Edited by Jan Peil and Irene van Staveren
Chapter 36: Inequality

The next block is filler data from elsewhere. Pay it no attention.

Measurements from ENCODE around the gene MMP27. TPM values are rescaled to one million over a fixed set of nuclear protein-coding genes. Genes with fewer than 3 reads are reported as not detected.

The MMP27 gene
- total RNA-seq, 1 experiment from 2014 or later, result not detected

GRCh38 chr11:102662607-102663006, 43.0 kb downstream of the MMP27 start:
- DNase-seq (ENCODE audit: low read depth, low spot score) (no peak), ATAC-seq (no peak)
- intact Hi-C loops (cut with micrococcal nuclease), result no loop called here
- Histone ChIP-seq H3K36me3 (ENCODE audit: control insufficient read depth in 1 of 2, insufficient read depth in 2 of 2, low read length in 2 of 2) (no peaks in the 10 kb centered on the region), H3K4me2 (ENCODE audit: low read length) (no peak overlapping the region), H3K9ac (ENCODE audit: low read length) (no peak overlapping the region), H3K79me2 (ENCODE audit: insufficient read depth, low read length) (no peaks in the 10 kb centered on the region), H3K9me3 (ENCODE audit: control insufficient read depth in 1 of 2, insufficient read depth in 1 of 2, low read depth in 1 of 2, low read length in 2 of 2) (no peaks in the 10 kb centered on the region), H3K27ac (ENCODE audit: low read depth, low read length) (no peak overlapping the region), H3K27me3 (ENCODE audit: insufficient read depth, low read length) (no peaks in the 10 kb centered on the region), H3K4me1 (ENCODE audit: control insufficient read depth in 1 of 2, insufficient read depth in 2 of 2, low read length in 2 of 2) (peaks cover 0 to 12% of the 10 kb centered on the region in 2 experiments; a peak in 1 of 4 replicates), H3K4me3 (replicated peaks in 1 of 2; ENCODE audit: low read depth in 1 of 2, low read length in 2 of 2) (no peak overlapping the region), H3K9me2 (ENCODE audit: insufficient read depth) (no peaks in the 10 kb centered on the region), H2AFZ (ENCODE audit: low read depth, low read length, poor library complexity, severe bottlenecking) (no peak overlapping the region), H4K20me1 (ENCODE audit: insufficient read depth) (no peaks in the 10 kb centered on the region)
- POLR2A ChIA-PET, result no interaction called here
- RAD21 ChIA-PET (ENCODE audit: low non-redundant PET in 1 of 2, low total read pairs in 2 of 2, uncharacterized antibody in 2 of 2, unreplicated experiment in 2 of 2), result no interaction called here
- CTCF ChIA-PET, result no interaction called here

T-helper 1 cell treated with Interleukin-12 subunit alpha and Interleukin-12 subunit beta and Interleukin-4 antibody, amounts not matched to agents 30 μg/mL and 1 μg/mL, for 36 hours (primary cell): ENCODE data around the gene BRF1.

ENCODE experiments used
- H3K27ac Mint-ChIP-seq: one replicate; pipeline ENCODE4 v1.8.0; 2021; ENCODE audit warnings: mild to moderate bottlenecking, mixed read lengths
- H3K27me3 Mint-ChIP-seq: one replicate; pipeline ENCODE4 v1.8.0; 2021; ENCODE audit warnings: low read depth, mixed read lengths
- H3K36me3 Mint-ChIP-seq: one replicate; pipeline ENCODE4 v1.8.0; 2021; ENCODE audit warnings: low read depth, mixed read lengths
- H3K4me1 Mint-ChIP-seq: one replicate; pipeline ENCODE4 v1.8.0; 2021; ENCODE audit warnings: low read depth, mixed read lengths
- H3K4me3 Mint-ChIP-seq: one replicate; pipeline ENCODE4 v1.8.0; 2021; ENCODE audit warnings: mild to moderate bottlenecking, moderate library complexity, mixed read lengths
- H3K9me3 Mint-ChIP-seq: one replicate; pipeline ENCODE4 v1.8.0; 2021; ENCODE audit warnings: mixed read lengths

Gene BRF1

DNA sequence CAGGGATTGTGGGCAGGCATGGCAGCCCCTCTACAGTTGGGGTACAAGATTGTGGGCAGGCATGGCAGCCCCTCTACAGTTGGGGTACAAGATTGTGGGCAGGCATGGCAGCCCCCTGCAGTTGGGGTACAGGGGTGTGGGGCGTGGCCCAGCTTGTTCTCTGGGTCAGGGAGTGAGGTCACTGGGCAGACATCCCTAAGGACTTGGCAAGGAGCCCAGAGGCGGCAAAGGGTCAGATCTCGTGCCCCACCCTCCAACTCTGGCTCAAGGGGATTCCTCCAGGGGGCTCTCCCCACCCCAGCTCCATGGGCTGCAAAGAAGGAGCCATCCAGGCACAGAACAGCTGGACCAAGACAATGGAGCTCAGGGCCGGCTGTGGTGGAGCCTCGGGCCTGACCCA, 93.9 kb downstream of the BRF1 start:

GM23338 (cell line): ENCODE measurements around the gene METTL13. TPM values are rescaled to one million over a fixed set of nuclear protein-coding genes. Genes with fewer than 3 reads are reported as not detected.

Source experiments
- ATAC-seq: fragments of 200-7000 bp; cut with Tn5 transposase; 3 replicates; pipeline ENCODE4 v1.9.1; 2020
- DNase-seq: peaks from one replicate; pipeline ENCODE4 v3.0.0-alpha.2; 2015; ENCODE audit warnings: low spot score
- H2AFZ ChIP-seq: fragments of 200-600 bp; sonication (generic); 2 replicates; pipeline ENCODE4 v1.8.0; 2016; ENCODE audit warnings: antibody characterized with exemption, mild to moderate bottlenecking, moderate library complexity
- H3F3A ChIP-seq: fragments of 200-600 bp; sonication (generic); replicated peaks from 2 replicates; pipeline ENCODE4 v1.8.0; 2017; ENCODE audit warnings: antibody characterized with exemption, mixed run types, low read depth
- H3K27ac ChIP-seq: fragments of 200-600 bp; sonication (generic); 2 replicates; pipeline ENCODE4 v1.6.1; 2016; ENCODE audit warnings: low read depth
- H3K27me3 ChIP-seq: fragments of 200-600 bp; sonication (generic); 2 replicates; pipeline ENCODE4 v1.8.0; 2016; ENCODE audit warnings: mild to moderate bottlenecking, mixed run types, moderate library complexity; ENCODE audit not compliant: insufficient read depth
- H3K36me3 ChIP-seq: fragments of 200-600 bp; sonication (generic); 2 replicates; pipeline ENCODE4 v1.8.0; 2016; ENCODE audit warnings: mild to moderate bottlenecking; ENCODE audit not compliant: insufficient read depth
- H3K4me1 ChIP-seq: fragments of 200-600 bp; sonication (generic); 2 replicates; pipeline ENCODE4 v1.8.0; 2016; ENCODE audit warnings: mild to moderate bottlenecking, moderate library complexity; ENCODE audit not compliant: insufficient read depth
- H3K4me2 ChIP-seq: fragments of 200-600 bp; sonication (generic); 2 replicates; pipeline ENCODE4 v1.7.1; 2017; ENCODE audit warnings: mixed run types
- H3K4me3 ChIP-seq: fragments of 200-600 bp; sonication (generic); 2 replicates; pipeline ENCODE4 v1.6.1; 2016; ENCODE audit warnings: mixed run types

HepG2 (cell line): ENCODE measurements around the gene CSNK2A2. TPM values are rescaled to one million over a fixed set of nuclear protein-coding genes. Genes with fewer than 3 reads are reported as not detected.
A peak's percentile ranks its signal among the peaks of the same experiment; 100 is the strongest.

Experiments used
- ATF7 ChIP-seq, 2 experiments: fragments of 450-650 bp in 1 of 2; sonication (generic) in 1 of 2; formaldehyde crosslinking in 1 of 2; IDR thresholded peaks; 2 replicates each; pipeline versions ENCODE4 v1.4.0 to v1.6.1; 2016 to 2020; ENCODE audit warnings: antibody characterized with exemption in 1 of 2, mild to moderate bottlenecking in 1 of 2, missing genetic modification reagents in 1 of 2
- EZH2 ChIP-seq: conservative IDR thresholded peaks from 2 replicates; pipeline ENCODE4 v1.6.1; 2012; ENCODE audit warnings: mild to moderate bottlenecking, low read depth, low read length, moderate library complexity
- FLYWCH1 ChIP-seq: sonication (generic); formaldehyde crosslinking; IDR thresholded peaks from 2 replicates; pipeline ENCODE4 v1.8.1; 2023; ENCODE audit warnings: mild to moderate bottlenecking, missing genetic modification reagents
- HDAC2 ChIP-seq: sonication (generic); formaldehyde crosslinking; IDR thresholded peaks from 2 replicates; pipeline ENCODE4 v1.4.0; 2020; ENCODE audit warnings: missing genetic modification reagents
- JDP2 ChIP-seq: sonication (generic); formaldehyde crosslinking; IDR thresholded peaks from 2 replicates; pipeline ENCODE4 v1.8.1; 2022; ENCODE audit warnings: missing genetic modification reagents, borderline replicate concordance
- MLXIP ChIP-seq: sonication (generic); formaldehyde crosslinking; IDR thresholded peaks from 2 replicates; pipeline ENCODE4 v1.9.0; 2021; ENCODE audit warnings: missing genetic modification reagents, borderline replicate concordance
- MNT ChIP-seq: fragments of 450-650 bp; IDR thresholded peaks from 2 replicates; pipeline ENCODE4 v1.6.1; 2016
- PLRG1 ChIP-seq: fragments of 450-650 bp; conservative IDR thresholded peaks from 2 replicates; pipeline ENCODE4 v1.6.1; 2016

Serge-Christophe Kolm Introduction When some people are treated more or less favourably than others without a seemingly valid reason, this inequality arouses a judgement of injustice which is conveyed in the term ‘inequality’. Such inequalities are a major issue for judging societies or policies and are often compared across time or societies, in particular by the media and politicians. Such comparisons are a priori highly problematic, however, since given any two unequal distributions of some item, one can most of the time show that any one is more unequal than the other and the converse, with reasons, comparisons and measures which, a priori, may all seem convincing. Does, for instance, growth tend to augment or diminish income inequality? Balanced growth followed by a fiscal partial redistribution of the gains diminishes inequality measured by ratios, but may augment inequality measured by differences. Inequality based on ratios is not changed when the pair 0.01 and 1 becomes the pair 0.1 and 10. Inequality based on differences is not changed when the pair 1 and 2 becomes the pair 11 and 12. Does a transfer from richer to poorer diminish inequality? It augments the pairwise inequalities between the richer and the still richer or equally rich and between the poorer and the still poorer and equally poor. One can pass from the income distribution of Australia to that of France (adjusted for population) by a sequence of such transfers, and yet Australia, with its large homogeneous middle class, seems a more egalitarian society....
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